In 2005, the 27 did give their approval to the incorporation of Irish or Gaelic as an official language of the EU (although in Brussels it is considered that it was above all a “political” decision, it is also true that in its Constitution it is fixed as the “first official language”, ahead of English, and was a treaty language since joining the bloc in 1973). In the Spanish case, however, it ended up being agreed that Spain could, as it has done since then, among others with the Commission, the Council, the European Ombudsman or the European Court of Justice, close administrative agreements for the use of a of the co-official languages, with costs that Spain would assume. During a visit to Brussels in November last year, Albares also urged the president of the European Parliament, Roberta Metsola, to “decisively move forward” in the use of Catalan, Galician and Basque in the European Parliament, which has so far rejected it. There hasn’t been an answer yet.
“The possibility of using regional languages is already quite included in the 2005 agreement”, so the new maneuver “is nonsense that all it does is divide us more as a country and society”, laments the MEP of Ciudadanos Adrián vazquez. His formation is circulating an “informative” letter among the permanent representations of the Twenty-seven in Brussels, in which he considers “prudent that the Council refrain from becoming a platform for deliberating on issues intrinsic to Spanish internal politics” .
From @CS_Europa We want to denounce the political and partisan use of the European institutions and our languages in exchange for votes for an investiture.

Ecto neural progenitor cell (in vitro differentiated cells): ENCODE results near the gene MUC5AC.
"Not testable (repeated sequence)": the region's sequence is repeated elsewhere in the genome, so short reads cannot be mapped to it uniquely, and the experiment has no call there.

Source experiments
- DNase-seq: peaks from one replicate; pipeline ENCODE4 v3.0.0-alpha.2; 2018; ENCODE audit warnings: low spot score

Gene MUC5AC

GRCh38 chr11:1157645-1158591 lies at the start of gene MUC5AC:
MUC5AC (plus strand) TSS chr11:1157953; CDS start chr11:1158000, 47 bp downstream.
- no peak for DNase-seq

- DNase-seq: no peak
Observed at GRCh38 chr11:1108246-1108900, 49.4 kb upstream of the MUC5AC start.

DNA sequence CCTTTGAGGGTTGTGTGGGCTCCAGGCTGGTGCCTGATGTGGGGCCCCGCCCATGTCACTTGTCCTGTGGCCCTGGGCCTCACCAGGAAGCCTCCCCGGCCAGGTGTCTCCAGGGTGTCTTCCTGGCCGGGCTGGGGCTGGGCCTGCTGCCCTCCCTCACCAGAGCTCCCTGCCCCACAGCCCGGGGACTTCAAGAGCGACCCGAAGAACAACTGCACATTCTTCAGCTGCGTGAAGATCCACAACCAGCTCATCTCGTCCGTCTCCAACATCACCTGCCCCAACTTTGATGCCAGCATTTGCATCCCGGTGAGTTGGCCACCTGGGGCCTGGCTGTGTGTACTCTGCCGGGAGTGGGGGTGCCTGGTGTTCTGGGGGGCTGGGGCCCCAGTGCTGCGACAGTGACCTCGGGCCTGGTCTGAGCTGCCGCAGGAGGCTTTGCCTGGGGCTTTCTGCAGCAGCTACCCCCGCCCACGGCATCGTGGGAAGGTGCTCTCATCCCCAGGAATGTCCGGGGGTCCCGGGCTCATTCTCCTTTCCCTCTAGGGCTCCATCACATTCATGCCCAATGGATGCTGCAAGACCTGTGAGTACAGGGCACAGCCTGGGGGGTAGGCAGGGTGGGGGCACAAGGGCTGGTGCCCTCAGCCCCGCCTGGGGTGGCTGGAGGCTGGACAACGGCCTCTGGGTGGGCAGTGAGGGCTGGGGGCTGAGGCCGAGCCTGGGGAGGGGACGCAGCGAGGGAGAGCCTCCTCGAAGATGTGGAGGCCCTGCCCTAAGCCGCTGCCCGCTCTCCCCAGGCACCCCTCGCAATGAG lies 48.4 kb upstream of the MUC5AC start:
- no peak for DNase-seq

Sánchez opens a door to a more unsustainable and inefficient Union.
Here our reasons: https://t.co/CgarQEiDQw
— Adrián Vázquez Lázara 🇪🇦🇪🇺 (@AdrianVL1982) August 18, 2023
In his letter, Cs also refers to the heavy expenses involved in translation (more than 2.5 million pages each year) and interpretation in 24 languages. He cites figures from the European Commission that already estimated in 2013 – the year in which the last official language, Croatian, was incorporated – the total cost at “around 1,000 million a year”. Of course, that report indicated at the same time, that is “less than 1% of the EU budget or only 2 euros per European citizen”.
In any case, adds Vázquez, it is not just a question of money, but of time. “Many times, legislative packages, which are sometimes urgent, take time because you cannot start a negotiation until you have everything translated into the 24 official languages. We are always complaining that the European institutions are slow, and most of the time it is because of the translations”, he affirms.
For the analyst at the Center for European Reform (CRE) in Brussels, Camino Mortera, it is, above all, a question of priorities. “We have a lot of discussions to get into now, existential issues for the EU project for which a lot will have to be negotiated, about enlargement, China, fiscal rules, immigration… And we are at a moment in which the EU balances are changing”, he recalls. At this juncture, and especially now that Spain is holding the rotating presidency of the EU, which allows it to prioritize some issues, he wonders, “is this issue (of the co-official languages) really so important for Spain to insist on on an issue that requires unanimity and, perhaps, having to negotiate —because there is always a quid pro quo— for it on other strategically more important issues?